Communication between high school students and parents is often strained
or difficult. With busy lifestyles, it’s easy to drift apart and
become disconnected from one another. Parents may find that teens are
independent and want to spend less time with them while teens feel that
they aren’t understood or that their parents are too busy to care.
When your teen is going through a tough time, there are ways to reach
out and reconnect.
Never stop trying
Don’t let the silence, eye rolls or sighs put you off; just keep
talking to your teens and keep telling them that you love them. Keeping
the doors of communication open mean they will turn to you when they are
really in need. When they shut you out, don’t be discouraged, just
keep talking. “Parents shouldn’t misinterpret a lack of response
to mean that their kids aren’t listening,” says Dr. Robert
Blum, director of the adolescent health program at University Hospitals
Take every opportunity to talk. Don’t wait for the perfect moment,
rather talk to them every time you see them and always tell them that
they can talk to you whenever they need to.
As a parent, your natural instinct is to want to help your students to
deal with situations or to act when they have been hurt. Their fear of
you doing something that they will find embarrassing (i.e. calling a teacher
who has upset them or calling a bully’s parents) could be the very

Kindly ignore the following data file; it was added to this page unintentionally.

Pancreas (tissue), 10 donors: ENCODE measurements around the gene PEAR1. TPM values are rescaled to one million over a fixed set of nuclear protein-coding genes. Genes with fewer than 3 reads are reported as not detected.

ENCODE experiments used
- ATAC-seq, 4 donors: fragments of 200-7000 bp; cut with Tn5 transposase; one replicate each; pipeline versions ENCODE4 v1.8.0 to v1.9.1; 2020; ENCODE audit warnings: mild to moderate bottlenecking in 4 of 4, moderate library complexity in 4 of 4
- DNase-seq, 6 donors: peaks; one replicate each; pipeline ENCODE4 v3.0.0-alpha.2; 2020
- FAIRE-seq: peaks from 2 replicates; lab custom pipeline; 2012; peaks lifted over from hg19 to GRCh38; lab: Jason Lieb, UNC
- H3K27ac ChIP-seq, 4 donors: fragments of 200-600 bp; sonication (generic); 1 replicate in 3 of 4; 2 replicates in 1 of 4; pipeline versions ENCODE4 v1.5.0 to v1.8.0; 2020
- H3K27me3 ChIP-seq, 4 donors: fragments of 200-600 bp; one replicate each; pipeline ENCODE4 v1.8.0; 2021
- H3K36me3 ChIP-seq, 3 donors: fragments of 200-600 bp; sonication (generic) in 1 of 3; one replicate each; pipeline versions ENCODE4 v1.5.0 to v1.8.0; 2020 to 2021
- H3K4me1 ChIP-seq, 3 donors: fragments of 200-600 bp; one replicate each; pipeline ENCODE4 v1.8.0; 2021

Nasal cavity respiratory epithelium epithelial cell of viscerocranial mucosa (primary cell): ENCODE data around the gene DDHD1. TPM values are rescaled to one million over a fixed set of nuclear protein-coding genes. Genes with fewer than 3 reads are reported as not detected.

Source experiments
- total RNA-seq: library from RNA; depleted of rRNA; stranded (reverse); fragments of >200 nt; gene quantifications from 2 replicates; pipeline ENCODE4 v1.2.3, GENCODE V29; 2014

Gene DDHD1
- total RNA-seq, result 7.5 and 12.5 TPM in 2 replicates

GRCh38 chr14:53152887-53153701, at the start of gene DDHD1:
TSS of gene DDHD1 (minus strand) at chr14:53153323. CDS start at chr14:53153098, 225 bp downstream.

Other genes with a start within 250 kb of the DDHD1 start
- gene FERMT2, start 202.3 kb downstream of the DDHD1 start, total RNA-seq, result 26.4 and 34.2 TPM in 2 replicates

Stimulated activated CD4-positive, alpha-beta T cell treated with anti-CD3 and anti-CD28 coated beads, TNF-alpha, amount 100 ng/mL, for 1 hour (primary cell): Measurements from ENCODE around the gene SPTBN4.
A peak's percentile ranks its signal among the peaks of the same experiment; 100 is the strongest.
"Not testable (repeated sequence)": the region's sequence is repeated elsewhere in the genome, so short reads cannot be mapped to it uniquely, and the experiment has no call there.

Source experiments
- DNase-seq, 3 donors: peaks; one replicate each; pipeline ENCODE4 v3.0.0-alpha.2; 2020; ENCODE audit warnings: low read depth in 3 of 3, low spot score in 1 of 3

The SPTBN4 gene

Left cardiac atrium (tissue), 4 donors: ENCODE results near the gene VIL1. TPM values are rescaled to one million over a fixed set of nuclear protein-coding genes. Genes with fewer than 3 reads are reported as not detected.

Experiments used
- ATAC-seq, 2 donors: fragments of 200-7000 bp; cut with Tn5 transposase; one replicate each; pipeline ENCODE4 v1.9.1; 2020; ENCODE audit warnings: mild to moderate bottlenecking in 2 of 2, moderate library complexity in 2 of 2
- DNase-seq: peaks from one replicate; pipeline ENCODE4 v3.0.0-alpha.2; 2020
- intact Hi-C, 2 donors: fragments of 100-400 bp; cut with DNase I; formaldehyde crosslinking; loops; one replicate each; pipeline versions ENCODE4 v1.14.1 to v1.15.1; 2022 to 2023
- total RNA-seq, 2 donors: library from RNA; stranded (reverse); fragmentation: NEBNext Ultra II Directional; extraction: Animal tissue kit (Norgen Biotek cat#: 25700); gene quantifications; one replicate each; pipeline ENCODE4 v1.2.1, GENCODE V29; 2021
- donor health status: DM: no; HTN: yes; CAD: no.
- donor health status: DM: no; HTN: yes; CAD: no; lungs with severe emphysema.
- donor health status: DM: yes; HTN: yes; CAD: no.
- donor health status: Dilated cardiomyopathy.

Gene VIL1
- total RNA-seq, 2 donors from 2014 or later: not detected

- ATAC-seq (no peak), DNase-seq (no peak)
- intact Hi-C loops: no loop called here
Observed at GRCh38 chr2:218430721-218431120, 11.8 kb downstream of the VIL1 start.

reason they don’t open up to you. If your students have been keeping
you out of the loop, it may be time to practice active listening.
Active listening is about the hardest thing any parent can do because it
requires you to really listen. That’s all; no judgement, no advice,
no action – only empathy. This may sound unreasonable to you (if
you’re saying; “but I am a parent, that’s my job”,
then this is for you), but it’s the best way to break through barriers.
If your student feels like you don’t understand them, active listening
is a great way to change that perception. It doesn’t mean you can
never give advice again, but it does help open the lines of communication
so that they will once again be open to advice from you. If your teen
feels like you understand them, they are far more likely to listen to
What is active listening?
Active listening entails you really hearing what they have to say. If
you interrupt, do so only to ask about details or for added explanations.
When your student has finished talking, repeat back salient points to
show that you have understood, for example: “So what you’re
saying is that your math teacher laughed at you when you got the answer
Ask how they felt about the situation and what they plan on doing next.
Don’t offer advice unless they ask you for it.
Make eye contact with your teen when they are talking and watch your tone
when you respond.
Ask questions that elicit a response and, if they are not forthcoming,
don’t get frustrated. Rather tell them that you would really like
to hear more about the situation and that they are always free to talk to you.
If it sounds like you’re doing all the hard work here, you’re
right! Keeping the lines of communication open during the difficult teen
years is hard going, but totally worth it in the long run. Patience, perseverance
and a genuine desire to communicate will pay off.